Keihin CV Images and Diagrams
I have collected a few images of CV carburetors and CD donated some from his work. I hope these help you understand the CV carburetor better.
This is an excellent cut away side view of the Keihin CVK carburetor that CD used on his web site to help illustrate the different circuits and parts of the carburetor.
A: Air inlet for lower slide chamber (M). B: Air exit for lower slide chamber (M)
C: Hole on the bottom rear of the slide (drill this to 1/8") D: Butterfly valve and approximate location of bleed hole drilled by many Hi-Performance CV rework shops
E: Idle circuit bleed hole F: Idle screw (needle) G: Pilot jet H: Accelerator pump nozzle
I: Needle and Needle jet J: Slide diaphragm K: Fuel inlet and needle seat L: Main jet and jet holder
M: Lower slide chamber (pressure) N: Upper slide chamber (vacuum) O: Slide spring (Replace with lighter spring)
Notes: The CV slide reacts to throttle changes better when the bleed hole at the bottom rear is drilled to 1/8" and a lighter spring is used. Most kits use a lighter spring and a needle with a faster taper. When installing the main jet holder be careful not to invert the needle jet! Installing it upside down causes fuel to dribble out around the needle and causes rough idle, poor throttle response and mileage. If you install a carb kit and have these type of issues look at the needle jet first. You can also start the bike and have someone hold the throttle open enough for you to see the bottom the venturi where the needle enters the needle jet. If you see fuel dribbling out your needle jet is probably upside down. Remove the bowl and the main jet and holder and reverse the needle jet.
Most CV rework shops will ask you what engine combination you are running. When you have a high performance camshaft with a lot of overlap (both the intake and exhaust valves are open at the same time), high compression pistons etc. The engine idle becomes rougher requiring a high idle RPM in order to keep from loping too much. To increase the idle RPM the butterfly valve has to be opened further allowing more air and fuel flow. The problem is that when the butterfly valve is opened too far the off transfer ports are exposed causing hesitation and other problems. The solution is to drill a small hole near the bottom of the butterfly valve allowing more air flow without opening the butterfly valve further.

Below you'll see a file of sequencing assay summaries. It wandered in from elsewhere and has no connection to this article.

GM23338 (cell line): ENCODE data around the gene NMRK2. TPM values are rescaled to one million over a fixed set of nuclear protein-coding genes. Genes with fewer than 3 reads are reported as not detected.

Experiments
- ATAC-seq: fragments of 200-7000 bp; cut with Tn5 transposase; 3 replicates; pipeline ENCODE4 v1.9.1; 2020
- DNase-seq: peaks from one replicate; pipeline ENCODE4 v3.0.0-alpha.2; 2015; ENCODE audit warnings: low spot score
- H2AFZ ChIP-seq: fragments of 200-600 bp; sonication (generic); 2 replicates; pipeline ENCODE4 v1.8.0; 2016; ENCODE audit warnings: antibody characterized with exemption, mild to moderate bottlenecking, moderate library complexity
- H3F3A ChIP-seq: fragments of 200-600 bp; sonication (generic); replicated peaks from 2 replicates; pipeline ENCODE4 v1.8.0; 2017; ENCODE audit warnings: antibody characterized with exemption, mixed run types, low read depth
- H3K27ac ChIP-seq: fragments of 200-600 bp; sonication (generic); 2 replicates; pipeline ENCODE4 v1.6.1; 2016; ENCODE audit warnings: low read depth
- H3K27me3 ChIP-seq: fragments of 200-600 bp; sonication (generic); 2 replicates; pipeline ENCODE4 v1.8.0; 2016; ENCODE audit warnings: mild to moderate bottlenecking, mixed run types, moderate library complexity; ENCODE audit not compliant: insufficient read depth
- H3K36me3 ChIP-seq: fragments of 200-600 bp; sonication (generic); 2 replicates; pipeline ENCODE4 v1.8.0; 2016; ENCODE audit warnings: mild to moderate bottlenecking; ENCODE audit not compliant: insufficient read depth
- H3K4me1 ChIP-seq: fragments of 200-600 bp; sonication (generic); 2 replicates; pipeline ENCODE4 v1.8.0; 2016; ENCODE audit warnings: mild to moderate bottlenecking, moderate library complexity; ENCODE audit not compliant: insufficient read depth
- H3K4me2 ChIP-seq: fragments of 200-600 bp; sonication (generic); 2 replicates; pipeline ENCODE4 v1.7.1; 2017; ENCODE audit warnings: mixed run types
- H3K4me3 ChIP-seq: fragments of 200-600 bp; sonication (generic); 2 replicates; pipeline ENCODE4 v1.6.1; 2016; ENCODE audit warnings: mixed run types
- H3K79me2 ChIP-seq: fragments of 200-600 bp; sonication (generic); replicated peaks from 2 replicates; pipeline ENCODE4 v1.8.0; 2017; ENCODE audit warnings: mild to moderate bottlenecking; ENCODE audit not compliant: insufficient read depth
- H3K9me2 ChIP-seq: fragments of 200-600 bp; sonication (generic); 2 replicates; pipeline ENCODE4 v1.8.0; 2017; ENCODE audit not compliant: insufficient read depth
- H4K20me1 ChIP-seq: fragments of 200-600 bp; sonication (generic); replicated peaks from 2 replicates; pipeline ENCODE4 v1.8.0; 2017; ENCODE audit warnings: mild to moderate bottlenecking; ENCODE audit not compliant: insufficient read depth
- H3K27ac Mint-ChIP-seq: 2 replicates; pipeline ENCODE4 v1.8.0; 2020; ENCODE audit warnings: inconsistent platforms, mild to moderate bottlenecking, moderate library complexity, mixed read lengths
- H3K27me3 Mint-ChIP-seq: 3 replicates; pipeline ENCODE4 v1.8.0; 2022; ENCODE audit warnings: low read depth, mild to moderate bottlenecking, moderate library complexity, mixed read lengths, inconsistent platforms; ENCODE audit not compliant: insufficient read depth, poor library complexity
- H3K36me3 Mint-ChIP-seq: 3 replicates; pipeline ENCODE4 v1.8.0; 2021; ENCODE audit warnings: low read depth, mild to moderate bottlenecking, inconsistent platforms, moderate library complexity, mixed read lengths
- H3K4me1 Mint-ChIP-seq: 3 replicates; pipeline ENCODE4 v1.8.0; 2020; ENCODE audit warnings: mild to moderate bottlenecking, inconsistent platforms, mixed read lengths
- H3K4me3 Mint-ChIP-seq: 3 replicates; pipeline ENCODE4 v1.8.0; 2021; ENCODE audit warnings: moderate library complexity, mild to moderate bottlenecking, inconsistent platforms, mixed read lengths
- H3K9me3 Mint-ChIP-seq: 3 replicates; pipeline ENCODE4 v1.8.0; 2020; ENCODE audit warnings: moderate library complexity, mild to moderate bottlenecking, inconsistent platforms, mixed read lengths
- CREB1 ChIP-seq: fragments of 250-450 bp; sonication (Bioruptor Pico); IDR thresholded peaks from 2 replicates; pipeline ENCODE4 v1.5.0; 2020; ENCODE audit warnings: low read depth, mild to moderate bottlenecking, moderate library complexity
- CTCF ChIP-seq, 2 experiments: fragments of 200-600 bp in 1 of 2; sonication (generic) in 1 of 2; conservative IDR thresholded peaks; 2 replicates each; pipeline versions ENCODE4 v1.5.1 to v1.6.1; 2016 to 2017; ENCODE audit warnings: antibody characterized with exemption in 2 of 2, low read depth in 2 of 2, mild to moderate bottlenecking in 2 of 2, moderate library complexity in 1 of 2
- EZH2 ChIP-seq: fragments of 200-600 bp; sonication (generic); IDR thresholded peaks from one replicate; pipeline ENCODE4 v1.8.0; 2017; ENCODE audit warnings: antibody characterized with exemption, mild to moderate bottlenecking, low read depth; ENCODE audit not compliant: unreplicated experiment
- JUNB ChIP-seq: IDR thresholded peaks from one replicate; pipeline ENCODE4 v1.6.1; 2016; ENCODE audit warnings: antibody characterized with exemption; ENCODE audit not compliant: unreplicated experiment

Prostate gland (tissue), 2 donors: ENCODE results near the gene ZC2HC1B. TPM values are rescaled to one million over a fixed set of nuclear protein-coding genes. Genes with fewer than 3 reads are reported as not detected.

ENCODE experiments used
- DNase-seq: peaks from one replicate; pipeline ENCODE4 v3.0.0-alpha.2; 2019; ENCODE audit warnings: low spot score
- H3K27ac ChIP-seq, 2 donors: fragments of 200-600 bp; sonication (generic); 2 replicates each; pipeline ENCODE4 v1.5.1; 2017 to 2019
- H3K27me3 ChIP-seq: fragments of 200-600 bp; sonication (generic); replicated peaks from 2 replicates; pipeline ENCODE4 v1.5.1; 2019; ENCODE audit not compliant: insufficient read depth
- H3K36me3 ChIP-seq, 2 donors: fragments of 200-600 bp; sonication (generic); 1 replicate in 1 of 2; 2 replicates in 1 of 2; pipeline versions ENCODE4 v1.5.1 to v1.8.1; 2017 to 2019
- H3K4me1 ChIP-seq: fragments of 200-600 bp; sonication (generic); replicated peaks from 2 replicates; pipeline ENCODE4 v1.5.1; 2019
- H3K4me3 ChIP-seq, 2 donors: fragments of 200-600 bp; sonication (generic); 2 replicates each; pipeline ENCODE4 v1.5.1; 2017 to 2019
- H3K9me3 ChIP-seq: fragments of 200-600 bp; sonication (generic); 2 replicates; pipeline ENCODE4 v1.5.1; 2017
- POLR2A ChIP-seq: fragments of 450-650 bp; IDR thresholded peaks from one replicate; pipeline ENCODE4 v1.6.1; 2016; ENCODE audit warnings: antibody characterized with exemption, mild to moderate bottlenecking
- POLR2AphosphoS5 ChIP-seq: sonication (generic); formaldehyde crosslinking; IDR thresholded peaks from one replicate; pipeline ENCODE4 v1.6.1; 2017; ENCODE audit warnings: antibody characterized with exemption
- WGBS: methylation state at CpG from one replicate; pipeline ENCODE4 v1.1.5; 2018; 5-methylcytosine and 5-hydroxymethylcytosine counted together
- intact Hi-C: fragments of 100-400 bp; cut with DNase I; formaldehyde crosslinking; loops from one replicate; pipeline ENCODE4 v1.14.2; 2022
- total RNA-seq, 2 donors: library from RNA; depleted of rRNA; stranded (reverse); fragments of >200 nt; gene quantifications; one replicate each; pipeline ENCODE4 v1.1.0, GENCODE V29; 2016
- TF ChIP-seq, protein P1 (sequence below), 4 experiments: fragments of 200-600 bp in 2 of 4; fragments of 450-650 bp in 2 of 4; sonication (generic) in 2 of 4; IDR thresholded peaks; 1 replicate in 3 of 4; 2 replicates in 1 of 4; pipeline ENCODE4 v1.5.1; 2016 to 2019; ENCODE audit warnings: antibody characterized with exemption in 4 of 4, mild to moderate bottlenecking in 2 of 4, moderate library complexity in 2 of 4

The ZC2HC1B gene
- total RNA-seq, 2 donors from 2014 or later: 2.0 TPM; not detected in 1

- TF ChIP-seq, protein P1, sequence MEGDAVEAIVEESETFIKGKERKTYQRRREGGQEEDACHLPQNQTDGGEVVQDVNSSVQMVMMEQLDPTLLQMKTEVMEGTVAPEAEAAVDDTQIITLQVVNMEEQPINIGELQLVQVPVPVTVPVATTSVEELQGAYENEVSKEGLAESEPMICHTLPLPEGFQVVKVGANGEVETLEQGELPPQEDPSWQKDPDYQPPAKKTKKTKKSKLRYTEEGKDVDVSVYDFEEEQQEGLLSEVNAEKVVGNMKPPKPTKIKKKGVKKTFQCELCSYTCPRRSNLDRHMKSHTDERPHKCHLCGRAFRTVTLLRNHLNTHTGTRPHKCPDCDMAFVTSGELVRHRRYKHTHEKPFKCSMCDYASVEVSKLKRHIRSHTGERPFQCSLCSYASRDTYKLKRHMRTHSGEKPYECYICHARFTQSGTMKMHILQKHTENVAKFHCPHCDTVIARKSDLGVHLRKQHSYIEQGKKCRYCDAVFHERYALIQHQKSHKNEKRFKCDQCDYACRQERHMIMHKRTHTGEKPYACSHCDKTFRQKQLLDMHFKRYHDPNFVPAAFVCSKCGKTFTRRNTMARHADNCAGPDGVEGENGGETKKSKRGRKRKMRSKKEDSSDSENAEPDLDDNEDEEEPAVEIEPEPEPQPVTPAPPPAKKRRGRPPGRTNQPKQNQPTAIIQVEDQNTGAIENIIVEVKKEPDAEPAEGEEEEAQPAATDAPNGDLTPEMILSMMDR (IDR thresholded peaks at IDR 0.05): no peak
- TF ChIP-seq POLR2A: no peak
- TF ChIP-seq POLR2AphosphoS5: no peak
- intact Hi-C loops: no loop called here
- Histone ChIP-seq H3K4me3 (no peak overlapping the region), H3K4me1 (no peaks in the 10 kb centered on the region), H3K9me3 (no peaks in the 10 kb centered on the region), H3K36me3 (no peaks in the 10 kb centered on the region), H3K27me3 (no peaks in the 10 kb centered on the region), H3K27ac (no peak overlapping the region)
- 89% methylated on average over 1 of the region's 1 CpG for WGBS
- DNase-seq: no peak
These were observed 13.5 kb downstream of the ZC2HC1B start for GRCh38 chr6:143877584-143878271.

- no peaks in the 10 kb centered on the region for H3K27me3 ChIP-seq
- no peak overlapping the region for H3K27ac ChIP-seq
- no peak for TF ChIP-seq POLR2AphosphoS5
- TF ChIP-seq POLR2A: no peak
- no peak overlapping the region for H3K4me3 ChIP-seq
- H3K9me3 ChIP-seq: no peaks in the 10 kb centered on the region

I enlarged and cropped the same image in order to show the idle circuit a little better.
1: This is where the fuel from the idle circuit enters the carb throat. When fully closed, the tip of the idle screw can be easily seen in the throat.
2: If you look carefully you can see how the fuel is metered at the transfer port by the idle screw.
3: You can tell that the idle screw is not fully closed since the spring is not completely compressed. From experience I would say this screw is about 1 to 1.5 turns out from fully seated.
Metering is actually controlled by all three parts of the screw (see inset 4, 5, and 6).
The inset picture shows the three steps of the idle screw. 4 is the tip, 5 is short small diameter part immediately before the tip and 6 shows the main part of the shaft.
The tip meters the flow in conjunction the first step (5) depending on the number of turns out from fully seated. When the idle screw is fully seated the larger part of the screw (6) moves up into (2) and restricts the flow to the point that the engine should not idle at all. If the engine falls off but continues to run even when fully closed it is a sign that the pilot jet may be too large or the idle is set too high to compensate for an intake leak. As the screw is opened, more of the port is opened as the main part of the shaft (6) and the first step (5) expose more of the port relying on the tip (4) to meter the fuel.
CD found that the effective range of adjustability was from about .5 to 4 turns out. At 4 turns out the first step (5) is fully out of the transfer port and the tip is clear of the throat. If you have the screw that far out I would go to the next larger pilot jet. I try to keep the adjustment range from 1.5 to 2 turns out.
Also at 4 turns out there is little or no tension on the spring (3) and the screw can and will fall out along with the spring, washer and o-ring.
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